Sometimes you have to take what seems like a step backward in order to leap forward. This is the case for many businesses when they choose to implement new technologies into the workplace. At first, employees may require more time to accomplish the same tasks and there may be a few glitches in the system. Over time, however, computers can help a company and its staff become more efficient, more precise and more well-known. In order to reap the potential benefits new devices can have for your business, take some time to consider the best way to help you and your coworkers master this transition.
1. Provide the Right Products
Before investing a large sum of money in new equipment for your office space, be sure that the products you choose are necessary and helpful for the type of work you do. For instance, consider which tasks can be accomplished digitally and which cannot. Computers are usually very accurate record-keepers but are often not effective communicators or salespeople. Additionally, try to not spend money on technology you don't need. Some computers are equipped with incredible processing speed, but this may be an unnecessary luxury if your staff will mostly be using their devices to keep track of inventory.
Another important consideration is whether your team will need to take devices with them outside of the office. A desktop computer would be very cumbersome for a traveling salesperson. Consider providing your staff with smartphones or tablets if you expect them to frequently be on the move.
2. Prevent Damage
As computers are often both expensive and fragile, it is prudent to consider investing in both physical and digital protection. You may wish to provide employees with cases or screen protectors for some devices in case they are dropped while outside the office. In addition, you could look into ruggedized tablets, which are made more durable than standard tablets. Be sure to also consider installing software that protects computers from viruses and prevents others from accessing sensitive information.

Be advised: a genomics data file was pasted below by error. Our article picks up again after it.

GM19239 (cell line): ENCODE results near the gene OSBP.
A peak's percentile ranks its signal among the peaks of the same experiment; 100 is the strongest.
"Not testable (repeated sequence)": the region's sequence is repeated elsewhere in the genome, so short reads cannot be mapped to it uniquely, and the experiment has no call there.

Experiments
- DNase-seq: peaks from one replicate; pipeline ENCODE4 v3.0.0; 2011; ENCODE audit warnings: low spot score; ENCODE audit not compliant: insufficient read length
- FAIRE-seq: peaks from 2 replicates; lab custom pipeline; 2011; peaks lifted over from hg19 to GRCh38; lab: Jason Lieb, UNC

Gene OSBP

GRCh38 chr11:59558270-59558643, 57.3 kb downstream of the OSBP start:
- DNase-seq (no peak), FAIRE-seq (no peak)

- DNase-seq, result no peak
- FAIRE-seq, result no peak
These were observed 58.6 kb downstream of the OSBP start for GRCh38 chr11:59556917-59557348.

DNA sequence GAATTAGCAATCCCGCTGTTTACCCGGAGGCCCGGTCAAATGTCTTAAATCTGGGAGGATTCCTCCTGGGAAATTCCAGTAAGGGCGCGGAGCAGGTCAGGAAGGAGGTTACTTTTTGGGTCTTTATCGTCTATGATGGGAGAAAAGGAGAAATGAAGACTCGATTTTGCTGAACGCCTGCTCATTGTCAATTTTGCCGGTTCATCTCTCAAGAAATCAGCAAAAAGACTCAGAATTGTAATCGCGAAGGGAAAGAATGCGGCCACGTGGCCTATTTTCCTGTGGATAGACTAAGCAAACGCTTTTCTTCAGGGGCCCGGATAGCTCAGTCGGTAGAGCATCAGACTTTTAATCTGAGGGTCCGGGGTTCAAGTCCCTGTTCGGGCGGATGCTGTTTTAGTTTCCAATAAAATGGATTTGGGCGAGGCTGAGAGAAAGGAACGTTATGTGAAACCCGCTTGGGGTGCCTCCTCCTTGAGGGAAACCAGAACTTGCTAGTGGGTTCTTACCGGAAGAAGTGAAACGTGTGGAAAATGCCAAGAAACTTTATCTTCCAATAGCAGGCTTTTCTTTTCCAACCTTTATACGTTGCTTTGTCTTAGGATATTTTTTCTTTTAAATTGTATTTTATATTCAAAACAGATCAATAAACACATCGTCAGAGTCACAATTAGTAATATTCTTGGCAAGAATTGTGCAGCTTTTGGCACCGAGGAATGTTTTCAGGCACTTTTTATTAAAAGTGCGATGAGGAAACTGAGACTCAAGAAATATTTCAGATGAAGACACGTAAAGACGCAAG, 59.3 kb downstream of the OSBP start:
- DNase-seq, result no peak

3. Prioritize Training
Buying the best technology is not enough to help your staff succeed with this transition. It is vital that you provide various means of training so that employees of all ages and all levels of experience can feel confident using new devices. Consider holding a company-wide training session as soon as you distribute the equipment. It is also a good idea to create other resources that workers can use to troubleshoot problems in the future. For instance, you could post training videos and frequently asked questions that employees can access online. Additionally, larger companies may benefit from hiring IT services that people can call when issues arise.
4. Personalize Each Employee's Strategy
As you implement new technology, it is key to listen to your employees and provide them some flexibility with what types of devices they use and how they use them. For instance, some people may require a larger screen or keyboard to see and use products effectively. Additionally, consider giving your staff the option of using ergonomic equipment, such as specially shaped keyboards. Each employee is different, so it is unwise to expect everyone to thrive with the exact same devices.
5. Practice Patience
Learning to use new technology can be a frustrating process, especially for those who have worked in a field for many years. Be patient with your staff and don't expect them to immediately have the same results as they did using older technology. Additionally, create space for your employees to give feedback about their new equipment and how it is working. You may need to make some adjustments or provide additional training.
Phones, tablets and computers can be very beneficial for businesses, but these devices do not keep a company running; the people using them do. Be sure to prioritize people and their learning processes as they adapt to new technology. With some patience, these new devices will be useful tools that help your company succeed.